On the other hand, what Brown has processed and is currently experiencing, if only marginally, is part of being a pro, especially in the NBA. Think of CJ McCollum, who hung forever in Portland’s trade talks until finally being shipped off to New Orleans (a great fit, it turned out). Fittingly, he was Damian Lillard’s second banana, similar to how some might say Brown is for Tatum.

But there are differences between these franchises and their long-term plans — after a while, it seemed McCollum as a partner for Dame didn’t make sense anymore, while Brown and Tatum found immense success leading the Celtics to four Conference Finals appearances together and an NBA Finals berth during her tenure.

It’s also fitting that this assignment is an exit interview with Jaylen Brown, which ties into all the talk of him leaving the Celtics franchise at the behest of the coach-turned-GM who drafted him. Just a year later, he was a borderline All-Star, a borderline champion, and a borderline career best average in almost every category.

Notice a trend?

With the NBA calendar moving at the speed of light, it’s incredibly easy for us to forget what happened just a few weeks or even months ago. While Brown’s 2021-22 season was full of highlights — 46 points in an opening night loss to the Knicks, each point caused anyone who spent the summer calling for the Jays’ breakup to cringe a little more; a 1950s bombshell in early January – it too ended with a whimper. He averaged 23.1 points per game on 47 percent shooting in the postseason. But he also amassed 3.1 sales per contest and recorded 10 more than four giveaways and seven sales twice.

Photo by Nathaniel S. Butler/NBAE via Getty Images

That’s nightmare fuel for fans and players alike when you play against the 2.0 edition of one of the best offenses in NBA history. And it’s not as if Brown just got lax with the ball in the postseason; this has been a persistent problem for a long time. Are you trading a player just because of ball handling issues? Of course not. Trade him for Kevin Durant? At least you think about it.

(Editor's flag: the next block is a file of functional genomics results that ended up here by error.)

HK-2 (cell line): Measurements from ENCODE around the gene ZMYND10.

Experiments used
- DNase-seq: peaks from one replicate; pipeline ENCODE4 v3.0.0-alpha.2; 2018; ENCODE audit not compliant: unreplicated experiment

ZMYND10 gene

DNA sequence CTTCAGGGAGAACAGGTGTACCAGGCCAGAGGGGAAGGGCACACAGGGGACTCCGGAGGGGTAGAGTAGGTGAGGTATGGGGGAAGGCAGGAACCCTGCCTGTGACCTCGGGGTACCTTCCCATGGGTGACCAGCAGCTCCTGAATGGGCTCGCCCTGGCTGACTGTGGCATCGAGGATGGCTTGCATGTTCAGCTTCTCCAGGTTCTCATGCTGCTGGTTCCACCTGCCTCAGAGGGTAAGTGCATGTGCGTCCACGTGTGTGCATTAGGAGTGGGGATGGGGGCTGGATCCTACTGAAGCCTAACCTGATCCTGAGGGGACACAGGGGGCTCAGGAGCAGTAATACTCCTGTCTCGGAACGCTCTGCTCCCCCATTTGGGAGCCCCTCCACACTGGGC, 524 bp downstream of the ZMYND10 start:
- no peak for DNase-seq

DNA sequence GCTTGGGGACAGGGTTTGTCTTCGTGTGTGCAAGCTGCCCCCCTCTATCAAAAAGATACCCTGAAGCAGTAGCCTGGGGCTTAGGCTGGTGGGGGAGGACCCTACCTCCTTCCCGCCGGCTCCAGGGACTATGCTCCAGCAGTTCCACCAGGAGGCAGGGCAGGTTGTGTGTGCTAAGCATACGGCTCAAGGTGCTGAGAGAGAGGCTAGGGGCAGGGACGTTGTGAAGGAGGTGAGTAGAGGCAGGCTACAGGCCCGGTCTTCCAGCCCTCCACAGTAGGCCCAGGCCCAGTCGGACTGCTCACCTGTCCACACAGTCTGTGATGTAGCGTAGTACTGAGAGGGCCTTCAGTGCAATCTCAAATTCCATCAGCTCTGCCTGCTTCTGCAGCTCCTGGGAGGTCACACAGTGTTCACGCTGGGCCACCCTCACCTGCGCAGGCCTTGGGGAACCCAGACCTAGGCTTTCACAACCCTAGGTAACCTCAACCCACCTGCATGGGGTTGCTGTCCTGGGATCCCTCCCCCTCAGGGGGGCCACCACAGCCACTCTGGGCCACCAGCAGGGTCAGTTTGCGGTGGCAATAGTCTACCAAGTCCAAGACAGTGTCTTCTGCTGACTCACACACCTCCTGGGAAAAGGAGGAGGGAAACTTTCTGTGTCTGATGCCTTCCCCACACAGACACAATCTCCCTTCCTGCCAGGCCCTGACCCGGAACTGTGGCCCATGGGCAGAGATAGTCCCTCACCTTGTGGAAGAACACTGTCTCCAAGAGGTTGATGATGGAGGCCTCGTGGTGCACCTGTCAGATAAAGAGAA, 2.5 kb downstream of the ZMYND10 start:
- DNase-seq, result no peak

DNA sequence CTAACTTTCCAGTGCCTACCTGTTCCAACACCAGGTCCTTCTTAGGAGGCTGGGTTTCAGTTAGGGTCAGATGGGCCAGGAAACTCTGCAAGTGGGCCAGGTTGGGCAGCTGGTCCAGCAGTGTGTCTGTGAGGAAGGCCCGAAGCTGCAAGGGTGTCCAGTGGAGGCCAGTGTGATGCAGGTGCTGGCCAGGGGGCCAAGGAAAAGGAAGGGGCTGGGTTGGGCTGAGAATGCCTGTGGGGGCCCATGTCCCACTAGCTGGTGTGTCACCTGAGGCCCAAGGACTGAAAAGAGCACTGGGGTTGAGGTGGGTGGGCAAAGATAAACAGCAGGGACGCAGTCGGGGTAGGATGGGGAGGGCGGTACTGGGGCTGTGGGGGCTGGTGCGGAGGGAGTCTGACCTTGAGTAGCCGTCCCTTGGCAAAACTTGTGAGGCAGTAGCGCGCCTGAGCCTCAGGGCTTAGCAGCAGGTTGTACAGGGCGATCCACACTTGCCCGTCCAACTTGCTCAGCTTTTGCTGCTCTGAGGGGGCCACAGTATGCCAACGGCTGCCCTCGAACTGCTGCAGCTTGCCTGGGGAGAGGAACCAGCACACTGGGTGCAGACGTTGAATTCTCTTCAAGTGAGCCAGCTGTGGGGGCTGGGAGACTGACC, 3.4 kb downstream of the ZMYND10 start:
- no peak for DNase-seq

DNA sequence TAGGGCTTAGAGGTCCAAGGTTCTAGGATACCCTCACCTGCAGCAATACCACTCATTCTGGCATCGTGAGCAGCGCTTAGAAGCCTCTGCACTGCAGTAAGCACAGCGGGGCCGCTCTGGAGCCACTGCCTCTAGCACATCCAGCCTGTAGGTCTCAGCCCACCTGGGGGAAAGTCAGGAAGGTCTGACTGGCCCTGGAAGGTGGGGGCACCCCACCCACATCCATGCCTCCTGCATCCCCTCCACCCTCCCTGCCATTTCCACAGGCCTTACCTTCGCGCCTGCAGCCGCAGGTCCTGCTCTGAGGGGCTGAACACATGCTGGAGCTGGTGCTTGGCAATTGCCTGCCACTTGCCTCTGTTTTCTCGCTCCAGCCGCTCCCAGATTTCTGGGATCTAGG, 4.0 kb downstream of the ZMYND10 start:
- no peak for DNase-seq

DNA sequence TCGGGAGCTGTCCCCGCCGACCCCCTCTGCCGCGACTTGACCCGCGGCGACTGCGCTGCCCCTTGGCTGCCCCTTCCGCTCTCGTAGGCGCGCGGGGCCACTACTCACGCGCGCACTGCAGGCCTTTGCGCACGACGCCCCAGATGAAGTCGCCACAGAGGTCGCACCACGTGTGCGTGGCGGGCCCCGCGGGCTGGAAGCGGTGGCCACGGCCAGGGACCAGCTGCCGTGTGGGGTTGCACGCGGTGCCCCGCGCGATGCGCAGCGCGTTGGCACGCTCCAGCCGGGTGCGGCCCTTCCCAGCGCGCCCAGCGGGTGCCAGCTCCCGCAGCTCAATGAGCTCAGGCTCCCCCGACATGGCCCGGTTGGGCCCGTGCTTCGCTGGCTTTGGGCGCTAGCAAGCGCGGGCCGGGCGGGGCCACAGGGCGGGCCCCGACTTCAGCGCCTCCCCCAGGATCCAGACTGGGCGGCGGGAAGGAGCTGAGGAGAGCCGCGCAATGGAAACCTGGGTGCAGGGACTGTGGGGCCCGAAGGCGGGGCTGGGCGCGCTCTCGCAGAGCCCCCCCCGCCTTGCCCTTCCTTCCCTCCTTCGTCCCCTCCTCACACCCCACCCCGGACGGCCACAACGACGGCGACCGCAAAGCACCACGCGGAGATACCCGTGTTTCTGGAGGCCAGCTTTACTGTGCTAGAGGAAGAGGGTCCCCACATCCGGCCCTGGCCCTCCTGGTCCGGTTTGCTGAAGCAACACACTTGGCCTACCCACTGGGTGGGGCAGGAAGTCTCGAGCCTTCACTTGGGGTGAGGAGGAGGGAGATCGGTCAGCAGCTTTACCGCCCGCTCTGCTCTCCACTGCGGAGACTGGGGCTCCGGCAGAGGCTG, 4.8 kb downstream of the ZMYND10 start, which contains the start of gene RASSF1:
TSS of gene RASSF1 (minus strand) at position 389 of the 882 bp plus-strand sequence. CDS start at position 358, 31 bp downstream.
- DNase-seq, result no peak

None of the reports that have emerged following Durant’s trade request have indicated that the Celtics would, could, or will, make a deal for the superstar. The Nets likely plan to keep Durant’s list of preferred teams, the Phoenix Suns and Miami Heat, in mind when looking for a potential partner. But if Brad Stevens plans to call Sean Marks (and if I’m a betting guy, he does), the first name Marks will come up with is Jaylen Browns. Be ready to hear this report; Be prepared for the possibility that it will come to fruition, albeit small.

Whether or not Stevens resists that idea could shape the Celtics’ immediate future in a way potentially as influential as Brown left his fingerprints on their entire past. From difficult seasons to a trip to the Finals, Brown has been as important a Celtic as Tatum. Nothing can change that.

Raising an 18th Banner can also no longer be changed, at least symbolically. Whether Brown is in a Celtics uniform to don is now one of the biggest questions facing the franchise. Just like he was in 2017, 18 and so on.

Apparently nothing has changed. Willy-nilly.